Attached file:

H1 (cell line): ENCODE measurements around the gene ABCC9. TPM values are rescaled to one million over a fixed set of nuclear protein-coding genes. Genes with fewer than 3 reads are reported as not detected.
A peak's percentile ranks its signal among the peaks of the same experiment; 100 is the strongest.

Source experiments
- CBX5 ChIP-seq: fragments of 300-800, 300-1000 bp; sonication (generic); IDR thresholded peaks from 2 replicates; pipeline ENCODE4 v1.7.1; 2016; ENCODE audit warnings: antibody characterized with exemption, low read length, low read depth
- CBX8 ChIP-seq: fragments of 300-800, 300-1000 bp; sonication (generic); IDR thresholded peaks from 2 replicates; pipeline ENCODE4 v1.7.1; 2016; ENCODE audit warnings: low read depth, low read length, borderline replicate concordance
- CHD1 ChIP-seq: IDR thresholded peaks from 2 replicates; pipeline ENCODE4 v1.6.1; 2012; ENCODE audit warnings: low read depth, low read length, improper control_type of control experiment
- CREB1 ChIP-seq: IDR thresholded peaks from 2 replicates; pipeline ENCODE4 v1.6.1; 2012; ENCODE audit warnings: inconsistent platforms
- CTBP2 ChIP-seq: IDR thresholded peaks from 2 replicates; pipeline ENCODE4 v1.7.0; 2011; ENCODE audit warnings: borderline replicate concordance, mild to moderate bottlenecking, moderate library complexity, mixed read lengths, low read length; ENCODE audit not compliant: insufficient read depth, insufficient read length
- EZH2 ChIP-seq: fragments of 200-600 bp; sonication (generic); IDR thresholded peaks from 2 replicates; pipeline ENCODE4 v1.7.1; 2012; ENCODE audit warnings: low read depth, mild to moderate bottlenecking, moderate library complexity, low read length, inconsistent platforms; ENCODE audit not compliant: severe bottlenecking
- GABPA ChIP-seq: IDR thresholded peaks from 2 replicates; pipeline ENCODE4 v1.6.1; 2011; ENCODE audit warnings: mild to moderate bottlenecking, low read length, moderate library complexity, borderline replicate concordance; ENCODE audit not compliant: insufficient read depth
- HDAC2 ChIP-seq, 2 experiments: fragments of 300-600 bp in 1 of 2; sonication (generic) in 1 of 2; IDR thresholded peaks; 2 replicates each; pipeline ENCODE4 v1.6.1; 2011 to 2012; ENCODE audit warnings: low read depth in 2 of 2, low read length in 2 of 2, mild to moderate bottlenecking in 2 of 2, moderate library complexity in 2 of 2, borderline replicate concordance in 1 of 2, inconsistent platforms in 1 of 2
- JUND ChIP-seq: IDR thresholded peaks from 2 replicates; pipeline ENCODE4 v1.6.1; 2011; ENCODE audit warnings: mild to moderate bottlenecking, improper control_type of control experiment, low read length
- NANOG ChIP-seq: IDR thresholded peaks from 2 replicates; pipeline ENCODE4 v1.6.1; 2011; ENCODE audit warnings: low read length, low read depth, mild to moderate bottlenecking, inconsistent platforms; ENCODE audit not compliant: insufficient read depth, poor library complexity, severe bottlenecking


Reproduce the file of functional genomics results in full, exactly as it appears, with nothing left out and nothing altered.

H1 (cell line): ENCODE measurements around the gene ABCC9. TPM values are rescaled to one million over a fixed set of nuclear protein-coding genes. Genes with fewer than 3 reads are reported as not detected.
A peak's percentile ranks its signal among the peaks of the same experiment; 100 is the strongest.

Source experiments
- CBX5 ChIP-seq: fragments of 300-800, 300-1000 bp; sonication (generic); IDR thresholded peaks from 2 replicates; pipeline ENCODE4 v1.7.1; 2016; ENCODE audit warnings: antibody characterized with exemption, low read length, low read depth
- CBX8 ChIP-seq: fragments of 300-800, 300-1000 bp; sonication (generic); IDR thresholded peaks from 2 replicates; pipeline ENCODE4 v1.7.1; 2016; ENCODE audit warnings: low read depth, low read length, borderline replicate concordance
- CHD1 ChIP-seq: IDR thresholded peaks from 2 replicates; pipeline ENCODE4 v1.6.1; 2012; ENCODE audit warnings: low read depth, low read length, improper control_type of control experiment
- CREB1 ChIP-seq: IDR thresholded peaks from 2 replicates; pipeline ENCODE4 v1.6.1; 2012; ENCODE audit warnings: inconsistent platforms
- CTBP2 ChIP-seq: IDR thresholded peaks from 2 replicates; pipeline ENCODE4 v1.7.0; 2011; ENCODE audit warnings: borderline replicate concordance, mild to moderate bottlenecking, moderate library complexity, mixed read lengths, low read length; ENCODE audit not compliant: insufficient read depth, insufficient read length
- EZH2 ChIP-seq: fragments of 200-600 bp; sonication (generic); IDR thresholded peaks from 2 replicates; pipeline ENCODE4 v1.7.1; 2012; ENCODE audit warnings: low read depth, mild to moderate bottlenecking, moderate library complexity, low read length, inconsistent platforms; ENCODE audit not compliant: severe bottlenecking
- GABPA ChIP-seq: IDR thresholded peaks from 2 replicates; pipeline ENCODE4 v1.6.1; 2011; ENCODE audit warnings: mild to moderate bottlenecking, low read length, moderate library complexity, borderline replicate concordance; ENCODE audit not compliant: insufficient read depth
- HDAC2 ChIP-seq, 2 experiments: fragments of 300-600 bp in 1 of 2; sonication (generic) in 1 of 2; IDR thresholded peaks; 2 replicates each; pipeline ENCODE4 v1.6.1; 2011 to 2012; ENCODE audit warnings: low read depth in 2 of 2, low read length in 2 of 2, mild to moderate bottlenecking in 2 of 2, moderate library complexity in 2 of 2, borderline replicate concordance in 1 of 2, inconsistent platforms in 1 of 2
- JUND ChIP-seq: IDR thresholded peaks from 2 replicates; pipeline ENCODE4 v1.6.1; 2011; ENCODE audit warnings: mild to moderate bottlenecking, improper control_type of control experiment, low read length
- NANOG ChIP-seq: IDR thresholded peaks from 2 replicates; pipeline ENCODE4 v1.6.1; 2011; ENCODE audit warnings: low read length, low read depth, mild to moderate bottlenecking, inconsistent platforms; ENCODE audit not compliant: insufficient read depth, poor library complexity, severe bottlenecking